School traffic ban for Glasgow schools after ‘risky’ driving

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Primary schools in Glasgow are to become car-free zones in a bid to tackle dangers to pupils caused by parents battling for parking and drop-spaces outside schools.

The scheme, to be trialled at seven schools in the city, will see temporary pedestrian areas created from approximately 8:30am to 9:15am in the morning and 2:30pm and 3:15pm at the end of the school day.

Glasgow has the highest rate of pupils being driven to school - 30 per cent - compared to other Scottish cities. Picture: TSPL

Glasgow has the highest rate of pupils being driven to school - 30 per cent - compared to other Scottish cities. Picture: TSPL

Glasgow has the highest rate of pupils being driven to school - 30 per cent - compared to other Scottish cities.

Car-free school zones started in East Lothian and have been taken up by a number of schools in Edinburgh and Dundee. Perth and Kinross is assessing data from a recent trial of the scheme.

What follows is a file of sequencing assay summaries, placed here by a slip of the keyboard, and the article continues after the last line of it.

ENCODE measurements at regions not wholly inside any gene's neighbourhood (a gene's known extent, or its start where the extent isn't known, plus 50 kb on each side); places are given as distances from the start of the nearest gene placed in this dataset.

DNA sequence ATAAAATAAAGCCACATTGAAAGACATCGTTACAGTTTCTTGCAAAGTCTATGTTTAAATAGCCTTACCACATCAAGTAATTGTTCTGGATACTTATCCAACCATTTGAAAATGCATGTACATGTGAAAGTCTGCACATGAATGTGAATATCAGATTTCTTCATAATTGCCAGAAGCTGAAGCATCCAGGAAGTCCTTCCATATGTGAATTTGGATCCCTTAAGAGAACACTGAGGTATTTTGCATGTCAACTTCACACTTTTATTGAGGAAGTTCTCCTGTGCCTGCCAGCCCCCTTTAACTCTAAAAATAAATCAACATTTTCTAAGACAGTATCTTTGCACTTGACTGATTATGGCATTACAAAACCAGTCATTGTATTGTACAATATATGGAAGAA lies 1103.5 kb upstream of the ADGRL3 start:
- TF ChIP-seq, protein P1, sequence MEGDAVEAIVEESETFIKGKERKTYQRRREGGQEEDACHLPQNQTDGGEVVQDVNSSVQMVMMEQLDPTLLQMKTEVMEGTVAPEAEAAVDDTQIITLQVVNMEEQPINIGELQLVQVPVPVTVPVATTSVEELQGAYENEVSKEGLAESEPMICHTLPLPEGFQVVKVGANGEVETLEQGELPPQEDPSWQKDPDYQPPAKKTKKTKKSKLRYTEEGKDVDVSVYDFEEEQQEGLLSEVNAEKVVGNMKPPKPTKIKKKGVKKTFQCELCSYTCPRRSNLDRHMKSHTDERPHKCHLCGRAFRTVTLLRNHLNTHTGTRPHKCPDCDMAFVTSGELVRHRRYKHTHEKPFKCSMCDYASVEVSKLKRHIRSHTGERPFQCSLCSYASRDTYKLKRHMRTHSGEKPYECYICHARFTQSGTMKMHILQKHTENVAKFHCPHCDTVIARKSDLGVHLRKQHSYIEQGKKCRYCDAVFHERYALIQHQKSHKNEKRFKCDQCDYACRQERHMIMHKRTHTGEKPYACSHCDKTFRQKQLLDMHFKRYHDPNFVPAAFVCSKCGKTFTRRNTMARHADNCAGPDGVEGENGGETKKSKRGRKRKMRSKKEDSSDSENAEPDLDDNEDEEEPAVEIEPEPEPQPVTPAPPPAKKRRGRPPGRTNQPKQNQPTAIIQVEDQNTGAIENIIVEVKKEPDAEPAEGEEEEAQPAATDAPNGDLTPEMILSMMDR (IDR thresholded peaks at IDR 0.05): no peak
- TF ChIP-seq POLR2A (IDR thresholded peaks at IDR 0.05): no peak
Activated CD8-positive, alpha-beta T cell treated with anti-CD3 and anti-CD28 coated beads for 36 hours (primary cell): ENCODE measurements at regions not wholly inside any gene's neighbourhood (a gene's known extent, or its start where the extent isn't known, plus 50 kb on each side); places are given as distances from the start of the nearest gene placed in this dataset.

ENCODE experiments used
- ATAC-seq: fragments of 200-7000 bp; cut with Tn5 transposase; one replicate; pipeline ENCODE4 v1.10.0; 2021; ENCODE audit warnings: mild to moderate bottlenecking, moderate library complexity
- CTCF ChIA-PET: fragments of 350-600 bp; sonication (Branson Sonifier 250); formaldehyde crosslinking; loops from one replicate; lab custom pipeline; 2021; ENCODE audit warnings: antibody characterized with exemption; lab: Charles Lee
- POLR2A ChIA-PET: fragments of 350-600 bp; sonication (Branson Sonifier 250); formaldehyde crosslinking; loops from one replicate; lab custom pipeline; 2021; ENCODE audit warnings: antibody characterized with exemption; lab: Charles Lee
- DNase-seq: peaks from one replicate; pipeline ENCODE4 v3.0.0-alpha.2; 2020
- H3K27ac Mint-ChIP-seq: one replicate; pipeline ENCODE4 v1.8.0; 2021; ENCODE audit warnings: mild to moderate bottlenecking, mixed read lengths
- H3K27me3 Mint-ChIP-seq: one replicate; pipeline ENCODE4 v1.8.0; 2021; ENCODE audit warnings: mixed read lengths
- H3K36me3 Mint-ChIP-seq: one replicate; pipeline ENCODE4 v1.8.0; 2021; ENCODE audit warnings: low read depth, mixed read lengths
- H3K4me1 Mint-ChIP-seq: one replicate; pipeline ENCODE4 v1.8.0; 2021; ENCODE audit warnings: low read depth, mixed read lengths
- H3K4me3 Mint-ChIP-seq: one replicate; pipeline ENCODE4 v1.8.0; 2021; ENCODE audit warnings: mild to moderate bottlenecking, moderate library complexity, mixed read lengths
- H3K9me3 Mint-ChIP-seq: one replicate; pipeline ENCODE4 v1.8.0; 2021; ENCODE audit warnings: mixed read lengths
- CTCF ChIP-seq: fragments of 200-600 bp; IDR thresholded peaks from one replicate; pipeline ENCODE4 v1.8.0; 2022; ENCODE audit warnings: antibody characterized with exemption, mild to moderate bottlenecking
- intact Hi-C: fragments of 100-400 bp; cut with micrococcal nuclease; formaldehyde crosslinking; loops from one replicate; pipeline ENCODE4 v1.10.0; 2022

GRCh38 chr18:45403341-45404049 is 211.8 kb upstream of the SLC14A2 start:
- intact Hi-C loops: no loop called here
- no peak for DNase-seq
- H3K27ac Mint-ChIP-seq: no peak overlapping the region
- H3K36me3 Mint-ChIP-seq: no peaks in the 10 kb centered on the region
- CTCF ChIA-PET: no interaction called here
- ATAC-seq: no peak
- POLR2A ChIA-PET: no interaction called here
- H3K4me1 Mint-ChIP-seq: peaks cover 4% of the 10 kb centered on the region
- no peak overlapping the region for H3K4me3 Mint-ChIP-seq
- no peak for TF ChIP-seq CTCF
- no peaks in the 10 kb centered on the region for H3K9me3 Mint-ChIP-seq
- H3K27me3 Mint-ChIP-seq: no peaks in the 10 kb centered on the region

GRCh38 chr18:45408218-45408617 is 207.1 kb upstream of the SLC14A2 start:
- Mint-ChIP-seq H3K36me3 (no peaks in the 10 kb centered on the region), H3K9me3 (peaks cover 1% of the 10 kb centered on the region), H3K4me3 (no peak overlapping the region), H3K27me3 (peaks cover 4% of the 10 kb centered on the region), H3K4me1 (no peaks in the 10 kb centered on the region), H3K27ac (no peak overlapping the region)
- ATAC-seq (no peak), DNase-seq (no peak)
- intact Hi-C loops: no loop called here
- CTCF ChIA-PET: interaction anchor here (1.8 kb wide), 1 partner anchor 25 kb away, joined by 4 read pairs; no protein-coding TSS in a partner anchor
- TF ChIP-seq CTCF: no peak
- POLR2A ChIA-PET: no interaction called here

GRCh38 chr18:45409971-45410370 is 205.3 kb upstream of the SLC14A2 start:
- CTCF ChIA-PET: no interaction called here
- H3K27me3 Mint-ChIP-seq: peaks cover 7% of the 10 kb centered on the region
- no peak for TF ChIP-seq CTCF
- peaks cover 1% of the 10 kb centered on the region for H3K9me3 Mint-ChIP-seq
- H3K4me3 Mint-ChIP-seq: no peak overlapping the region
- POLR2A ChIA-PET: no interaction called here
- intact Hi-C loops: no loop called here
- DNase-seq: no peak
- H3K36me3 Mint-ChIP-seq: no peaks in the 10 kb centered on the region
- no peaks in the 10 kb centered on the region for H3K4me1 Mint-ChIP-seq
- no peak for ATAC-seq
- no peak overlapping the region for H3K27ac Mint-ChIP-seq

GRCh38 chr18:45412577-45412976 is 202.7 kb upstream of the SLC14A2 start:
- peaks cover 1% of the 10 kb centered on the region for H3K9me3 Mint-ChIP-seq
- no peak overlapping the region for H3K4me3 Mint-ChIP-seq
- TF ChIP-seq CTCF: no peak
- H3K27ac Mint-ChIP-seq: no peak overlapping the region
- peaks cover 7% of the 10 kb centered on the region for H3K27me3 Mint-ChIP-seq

The trial scheme will also involve restrictions on a number of streets around Bankhead, Broomhill, Hillhead, Lourdes, Our Lady of the Rosary, St Blane’s and Toryglen primary schools

The demand for the pilot programme follows concerns over poor and risky driving outside schools, obstructive parking forcing pupils on to the road as well as the issues created by congestion and harmful emissions.

Councillor Chris Cunningham, city convener for education, skills and early years, said calls from local communities had pushed forward council plans for car-free zones.

“There is a public demand from parents and residents to make sure children are as safe as possible when heading to and from school.

“A number of initiatives have already tried to clamp down on poor driver behaviour, but problems that put children at risk still persist.

“In the circumstances we have to go one step further to protect our children.

“Car free zones outside schools can create safe spaces for young people at key points of the school day. We will be looking very carefully at the evidence to see how effective they prove to be.”

Stuart Hay, director of Living Streets Scotland, said: “School gate congestion and manoeuvring vehicles present a hazard that needs to be managed, so access restrictions make sense. Restrictions can be complimented with schemes to encourage walking or opportunities to park and stride. We need to see more of these initiatives across Scotland creating streets for children, not places for cars, congestion and pollution.”